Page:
However, if bike lanes are installed at all they will not only be disrespected by trash-bins or produce other dangers mentioned above, the city must be aware the bike lane will be used by motorists to double-park on occasions too, causing yet one more danger which will not encourage any mass cycling in the neighborhood. While the road diet option suggested by Joe Linton would increase the amount of parking, the most arrogant of drivers will still double-park in the bike lane for convenience and most certainly will people park in the bike lane if all parking is removed as LADOT presents in their ‘option 1′.
Simply put, there are many problems with the proposals for N Figueroa. The road diet option that in some way benefits motorists, cyclists and pedestrians is not even an official option from LADOT.
With the many flaws of bike lanes this is why I encourage the installing of protected bike lanes (also known as ‘cycle tracks’) for N Figueroa– at least for portion between Colorado and York – so that trashbins, double parking, speeding, poor pavement surface can all be partially or completely eliminated conflicts for cyclists. The cycle tracks would place bicyclists away from motor traffic with a physical buffer between or where parking is permitted, by parked cars. Since the edges of the street of so cracked, when implementing cycle tracks the city would need to repave the space for bicyclists. However, by installing cycle tracks the only places of potential conflict are driveways and intersections. These issues however can be further reduced or avoided altogether through proper design. The benefits of cycle tracks also easily extend to pedestrians as they will have greater distance from dangerous automobile traffic, car noise will be physically further, and through design crossings can be made shorter for pedestrians at intersections.
This protected bike lane next to the sidewalk creates a shorter crossing for pedestrians in Malmo, Sweden. There is an small 'island' with a bollard to the left of the bike lane in this picture.
To further bolster the case for cycle tracks, at least for this portion of the street, there is absolutely no ‘Bicycle Friendly Street’ or BFS alternative for cyclists. A ‘Bicycle Friendly Street’ is LA’s name for what is more commonly referred to as a Bike Boulevard. In essence a Bike Boulevard is a low traffic street that runs parallel to a major street. Low traffic streets are popular with cyclists as they increase the feeling of safety and still can help one reach destinations.
No street runs parallel to North Figueroa here between Colorado and York Boulevard
This means that cyclists of all skill level, whether they like it or not, will have to brave the street as there is no close by, quiet parallel street to use. If cyclists are too scared to ride on Colorado Boulevard they can cycle on Las Flores or Hill Drive. If bicyclists don’t want to ride on Eagle Rock Boulevard they can choose Ellenwood, a relatively quiet residential street, instead. North Figueroa however presents no inviting alternative! North Figueroa needs to be able to accommodate ALL, especially because there is no viable alternative for beginner cyclists and because there are so many schools along this corridor. It is LADOT’s responsibility to make the street safe.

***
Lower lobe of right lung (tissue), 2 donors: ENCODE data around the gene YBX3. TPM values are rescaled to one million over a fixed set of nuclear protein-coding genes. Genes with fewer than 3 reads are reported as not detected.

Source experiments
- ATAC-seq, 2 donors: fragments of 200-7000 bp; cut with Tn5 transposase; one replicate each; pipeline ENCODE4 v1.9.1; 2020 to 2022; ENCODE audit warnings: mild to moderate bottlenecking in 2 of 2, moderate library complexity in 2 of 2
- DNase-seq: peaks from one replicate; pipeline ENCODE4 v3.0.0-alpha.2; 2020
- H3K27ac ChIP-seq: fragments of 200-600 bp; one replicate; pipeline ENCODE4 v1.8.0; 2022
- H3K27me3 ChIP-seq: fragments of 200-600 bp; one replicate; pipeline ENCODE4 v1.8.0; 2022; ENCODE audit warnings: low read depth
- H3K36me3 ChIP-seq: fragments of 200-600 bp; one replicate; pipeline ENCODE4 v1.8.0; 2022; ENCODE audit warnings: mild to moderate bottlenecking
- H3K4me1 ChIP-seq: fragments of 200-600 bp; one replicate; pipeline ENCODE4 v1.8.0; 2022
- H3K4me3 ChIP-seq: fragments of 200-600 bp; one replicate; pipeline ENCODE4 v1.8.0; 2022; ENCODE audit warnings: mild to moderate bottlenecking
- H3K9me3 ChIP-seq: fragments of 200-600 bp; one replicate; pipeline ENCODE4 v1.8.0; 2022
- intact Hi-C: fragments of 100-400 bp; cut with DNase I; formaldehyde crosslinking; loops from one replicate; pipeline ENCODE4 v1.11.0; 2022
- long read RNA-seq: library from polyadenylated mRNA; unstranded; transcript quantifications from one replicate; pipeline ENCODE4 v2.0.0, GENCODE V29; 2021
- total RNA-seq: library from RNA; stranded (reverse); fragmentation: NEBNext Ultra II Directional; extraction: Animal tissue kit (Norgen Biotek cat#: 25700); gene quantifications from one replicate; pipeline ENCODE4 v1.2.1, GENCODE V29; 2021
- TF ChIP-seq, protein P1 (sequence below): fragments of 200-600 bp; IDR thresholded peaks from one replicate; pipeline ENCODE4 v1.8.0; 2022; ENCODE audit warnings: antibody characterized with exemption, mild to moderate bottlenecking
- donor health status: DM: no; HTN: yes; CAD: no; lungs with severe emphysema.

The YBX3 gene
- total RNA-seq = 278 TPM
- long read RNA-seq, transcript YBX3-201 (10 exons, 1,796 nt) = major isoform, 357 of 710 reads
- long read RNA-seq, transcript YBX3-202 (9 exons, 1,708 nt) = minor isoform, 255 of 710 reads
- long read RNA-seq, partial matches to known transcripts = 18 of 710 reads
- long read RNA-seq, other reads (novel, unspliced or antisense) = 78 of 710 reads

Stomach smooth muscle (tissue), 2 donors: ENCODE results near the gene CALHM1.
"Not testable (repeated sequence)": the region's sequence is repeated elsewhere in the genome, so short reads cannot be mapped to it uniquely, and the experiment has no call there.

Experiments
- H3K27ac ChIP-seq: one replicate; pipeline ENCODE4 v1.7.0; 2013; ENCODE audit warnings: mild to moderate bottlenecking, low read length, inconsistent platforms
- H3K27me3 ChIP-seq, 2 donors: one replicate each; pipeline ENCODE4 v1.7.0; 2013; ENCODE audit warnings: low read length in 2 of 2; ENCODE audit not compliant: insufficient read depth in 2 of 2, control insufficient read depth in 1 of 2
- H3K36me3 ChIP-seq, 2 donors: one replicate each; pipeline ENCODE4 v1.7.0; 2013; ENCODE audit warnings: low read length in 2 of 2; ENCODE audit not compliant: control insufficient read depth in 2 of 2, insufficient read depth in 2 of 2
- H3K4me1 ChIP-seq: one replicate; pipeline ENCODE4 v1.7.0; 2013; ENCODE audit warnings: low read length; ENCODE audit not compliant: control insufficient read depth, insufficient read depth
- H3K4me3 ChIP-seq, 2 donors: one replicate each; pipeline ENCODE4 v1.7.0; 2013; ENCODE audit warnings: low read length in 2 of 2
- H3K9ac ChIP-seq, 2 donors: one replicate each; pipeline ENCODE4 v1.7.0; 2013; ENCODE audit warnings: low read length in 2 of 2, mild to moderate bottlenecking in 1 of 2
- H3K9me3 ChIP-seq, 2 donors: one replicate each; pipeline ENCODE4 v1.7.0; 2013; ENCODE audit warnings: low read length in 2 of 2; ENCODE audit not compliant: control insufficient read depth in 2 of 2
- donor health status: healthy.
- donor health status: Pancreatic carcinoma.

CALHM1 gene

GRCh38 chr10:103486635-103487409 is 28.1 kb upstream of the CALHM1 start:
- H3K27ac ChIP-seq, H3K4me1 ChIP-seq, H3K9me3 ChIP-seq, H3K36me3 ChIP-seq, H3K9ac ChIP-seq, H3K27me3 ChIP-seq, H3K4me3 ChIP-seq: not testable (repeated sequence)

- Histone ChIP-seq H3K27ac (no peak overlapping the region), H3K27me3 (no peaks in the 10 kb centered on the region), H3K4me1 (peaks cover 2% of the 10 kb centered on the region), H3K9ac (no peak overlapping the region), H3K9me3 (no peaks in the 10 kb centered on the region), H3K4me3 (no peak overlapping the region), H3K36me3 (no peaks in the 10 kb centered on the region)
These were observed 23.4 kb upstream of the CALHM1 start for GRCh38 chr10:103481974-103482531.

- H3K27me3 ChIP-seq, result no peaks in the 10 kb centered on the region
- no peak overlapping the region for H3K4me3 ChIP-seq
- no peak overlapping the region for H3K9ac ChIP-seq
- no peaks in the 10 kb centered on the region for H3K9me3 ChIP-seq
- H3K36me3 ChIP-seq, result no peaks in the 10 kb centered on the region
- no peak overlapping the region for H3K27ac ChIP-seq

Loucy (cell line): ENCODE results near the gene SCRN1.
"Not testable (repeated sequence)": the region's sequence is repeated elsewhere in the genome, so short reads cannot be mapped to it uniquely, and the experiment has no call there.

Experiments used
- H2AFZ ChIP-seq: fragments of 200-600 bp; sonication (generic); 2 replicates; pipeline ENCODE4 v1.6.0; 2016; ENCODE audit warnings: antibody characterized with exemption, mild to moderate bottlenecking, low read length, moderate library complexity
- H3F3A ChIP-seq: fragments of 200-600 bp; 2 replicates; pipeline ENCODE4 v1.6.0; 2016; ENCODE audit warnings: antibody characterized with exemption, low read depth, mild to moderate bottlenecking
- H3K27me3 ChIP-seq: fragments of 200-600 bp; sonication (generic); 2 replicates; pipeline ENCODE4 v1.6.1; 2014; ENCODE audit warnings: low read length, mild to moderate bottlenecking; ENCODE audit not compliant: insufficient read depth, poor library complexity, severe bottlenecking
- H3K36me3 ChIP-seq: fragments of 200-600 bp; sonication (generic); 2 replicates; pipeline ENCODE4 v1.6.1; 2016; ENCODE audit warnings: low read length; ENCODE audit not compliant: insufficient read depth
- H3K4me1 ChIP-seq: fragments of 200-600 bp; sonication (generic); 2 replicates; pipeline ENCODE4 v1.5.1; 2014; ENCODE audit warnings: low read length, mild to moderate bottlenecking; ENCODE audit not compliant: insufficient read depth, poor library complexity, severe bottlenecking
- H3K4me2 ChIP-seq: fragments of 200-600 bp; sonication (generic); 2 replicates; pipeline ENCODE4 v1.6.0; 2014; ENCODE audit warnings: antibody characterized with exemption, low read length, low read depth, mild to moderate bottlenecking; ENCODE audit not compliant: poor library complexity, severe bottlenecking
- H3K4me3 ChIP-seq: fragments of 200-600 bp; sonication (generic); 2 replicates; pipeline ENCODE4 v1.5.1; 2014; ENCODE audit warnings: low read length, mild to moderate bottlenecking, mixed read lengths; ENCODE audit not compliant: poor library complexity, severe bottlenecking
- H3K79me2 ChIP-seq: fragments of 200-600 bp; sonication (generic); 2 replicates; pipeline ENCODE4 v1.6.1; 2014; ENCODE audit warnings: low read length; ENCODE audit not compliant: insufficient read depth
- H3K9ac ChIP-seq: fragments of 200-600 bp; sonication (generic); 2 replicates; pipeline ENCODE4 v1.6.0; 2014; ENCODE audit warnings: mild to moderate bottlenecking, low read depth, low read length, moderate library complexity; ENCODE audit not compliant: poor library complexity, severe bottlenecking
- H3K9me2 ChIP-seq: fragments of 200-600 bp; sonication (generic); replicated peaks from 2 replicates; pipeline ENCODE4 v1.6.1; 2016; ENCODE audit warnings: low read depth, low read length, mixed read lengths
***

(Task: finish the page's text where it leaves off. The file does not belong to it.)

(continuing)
Cars are given superfluous amount of space and narrow bike lanes will not be enough especially with the many issues we see that arise with having bike lanes not physically protected. Also, intersections along N Figueroa, as seen between Colorado and York (and all the way to San Fernando) can be tricky to non-experienced cyclists. Bike boxes, dedicated bike signals, installing traffic circles/roundabouts can add a degree of comfort for cyclists and make them aware of how to behave at intersections– an element completely absent from LADOT’s plans for North Figueroa.
Some might say that if the city acknowledges that cyclists are a good to have and cycling is to be encouraged the city needs to accommodate cyclists like they are important. More than this though, bicycle infrastructure is an issue of equality. Give people who choose to cycle the safety they deserve. A person’s safety or importance should not be disregarded or put second to the safety and importance of a person who chooses to drive a car. While standard bike lanes are welcome in many places, they are not convincing enough to get large numbers of people on bicycles.
The plans the LADOT put forward are setting up a crucial part of NELA’s bike network for failure. It would be great to see LADOT implement experimental designs like colored bike lanes or protected bike lanes which have been shown elsewhere to benefit cyclists more than mere bike lanes. The least the city should do is to implement the road diet suggested by Joe Linton as it is more promising than LADOT’s own plans: it would bring the benefit of added parking for motorists, bike lanes on acceptable road surface for cyclists, greater buffer from moving cars for pedestrians and slow traffic to civilized speeds for the safety of all users.